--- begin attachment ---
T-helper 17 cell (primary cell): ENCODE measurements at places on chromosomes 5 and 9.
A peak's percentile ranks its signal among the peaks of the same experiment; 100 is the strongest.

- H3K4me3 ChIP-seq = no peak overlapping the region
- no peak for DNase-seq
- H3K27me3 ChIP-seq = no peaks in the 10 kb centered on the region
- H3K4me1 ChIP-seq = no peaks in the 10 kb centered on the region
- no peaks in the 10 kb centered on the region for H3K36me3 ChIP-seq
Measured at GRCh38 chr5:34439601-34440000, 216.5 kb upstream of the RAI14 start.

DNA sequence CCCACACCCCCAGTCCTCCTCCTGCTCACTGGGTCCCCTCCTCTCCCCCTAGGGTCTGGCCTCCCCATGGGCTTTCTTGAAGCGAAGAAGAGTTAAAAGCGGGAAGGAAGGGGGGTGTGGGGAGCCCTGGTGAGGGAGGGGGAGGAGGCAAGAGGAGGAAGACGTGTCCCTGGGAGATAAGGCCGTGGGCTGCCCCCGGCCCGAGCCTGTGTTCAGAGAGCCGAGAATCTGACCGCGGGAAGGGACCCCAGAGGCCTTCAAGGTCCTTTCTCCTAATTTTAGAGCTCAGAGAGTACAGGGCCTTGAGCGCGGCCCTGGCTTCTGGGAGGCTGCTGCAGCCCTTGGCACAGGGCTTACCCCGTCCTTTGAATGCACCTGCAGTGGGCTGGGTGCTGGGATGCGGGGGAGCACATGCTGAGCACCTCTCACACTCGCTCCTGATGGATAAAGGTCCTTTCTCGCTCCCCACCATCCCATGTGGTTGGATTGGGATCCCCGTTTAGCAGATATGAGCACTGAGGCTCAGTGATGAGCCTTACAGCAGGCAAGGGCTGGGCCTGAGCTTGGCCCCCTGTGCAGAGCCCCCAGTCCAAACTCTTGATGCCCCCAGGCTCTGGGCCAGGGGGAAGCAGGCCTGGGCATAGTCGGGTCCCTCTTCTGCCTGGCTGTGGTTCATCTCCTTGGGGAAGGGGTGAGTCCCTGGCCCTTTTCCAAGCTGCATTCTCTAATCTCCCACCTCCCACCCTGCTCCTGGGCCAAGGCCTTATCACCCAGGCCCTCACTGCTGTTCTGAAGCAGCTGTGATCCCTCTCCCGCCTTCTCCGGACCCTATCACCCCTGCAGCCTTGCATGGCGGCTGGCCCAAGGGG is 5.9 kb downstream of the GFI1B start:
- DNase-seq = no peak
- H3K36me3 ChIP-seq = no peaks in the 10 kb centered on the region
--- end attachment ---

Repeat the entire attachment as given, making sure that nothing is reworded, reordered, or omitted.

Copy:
T-helper 17 cell (primary cell): ENCODE measurements at places on chromosomes 5 and 9.
A peak's percentile ranks its signal among the peaks of the same experiment; 100 is the strongest.

- H3K4me3 ChIP-seq = no peak overlapping the region
- no peak for DNase-seq
- H3K27me3 ChIP-seq = no peaks in the 10 kb centered on the region
- H3K4me1 ChIP-seq = no peaks in the 10 kb centered on the region
- no peaks in the 10 kb centered on the region for H3K36me3 ChIP-seq
Measured at GRCh38 chr5:34439601-34440000, 216.5 kb upstream of the RAI14 start.

DNA sequence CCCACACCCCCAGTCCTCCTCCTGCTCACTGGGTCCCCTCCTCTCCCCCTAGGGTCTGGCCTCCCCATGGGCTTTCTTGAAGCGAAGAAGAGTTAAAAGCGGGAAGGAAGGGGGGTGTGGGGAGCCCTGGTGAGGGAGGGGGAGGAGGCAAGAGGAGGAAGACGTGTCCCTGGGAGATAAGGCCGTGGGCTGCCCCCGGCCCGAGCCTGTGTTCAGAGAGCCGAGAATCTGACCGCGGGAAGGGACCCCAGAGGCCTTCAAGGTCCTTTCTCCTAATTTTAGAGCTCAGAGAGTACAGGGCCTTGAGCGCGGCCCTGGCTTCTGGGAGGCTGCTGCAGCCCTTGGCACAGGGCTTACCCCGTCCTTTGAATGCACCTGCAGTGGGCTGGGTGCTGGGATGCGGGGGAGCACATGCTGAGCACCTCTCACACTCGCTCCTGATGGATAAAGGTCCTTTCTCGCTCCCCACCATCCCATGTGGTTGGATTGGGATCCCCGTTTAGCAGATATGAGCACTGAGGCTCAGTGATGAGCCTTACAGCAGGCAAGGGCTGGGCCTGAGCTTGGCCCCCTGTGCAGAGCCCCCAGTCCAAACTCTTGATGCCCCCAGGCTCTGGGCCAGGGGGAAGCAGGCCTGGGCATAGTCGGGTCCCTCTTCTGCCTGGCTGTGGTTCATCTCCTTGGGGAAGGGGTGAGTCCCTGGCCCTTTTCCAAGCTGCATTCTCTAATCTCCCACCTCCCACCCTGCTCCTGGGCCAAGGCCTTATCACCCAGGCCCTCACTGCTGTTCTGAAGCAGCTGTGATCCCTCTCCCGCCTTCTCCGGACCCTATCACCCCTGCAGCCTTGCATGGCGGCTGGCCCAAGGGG is 5.9 kb downstream of the GFI1B start:
- DNase-seq = no peak
- H3K36me3 ChIP-seq = no peaks in the 10 kb centered on the region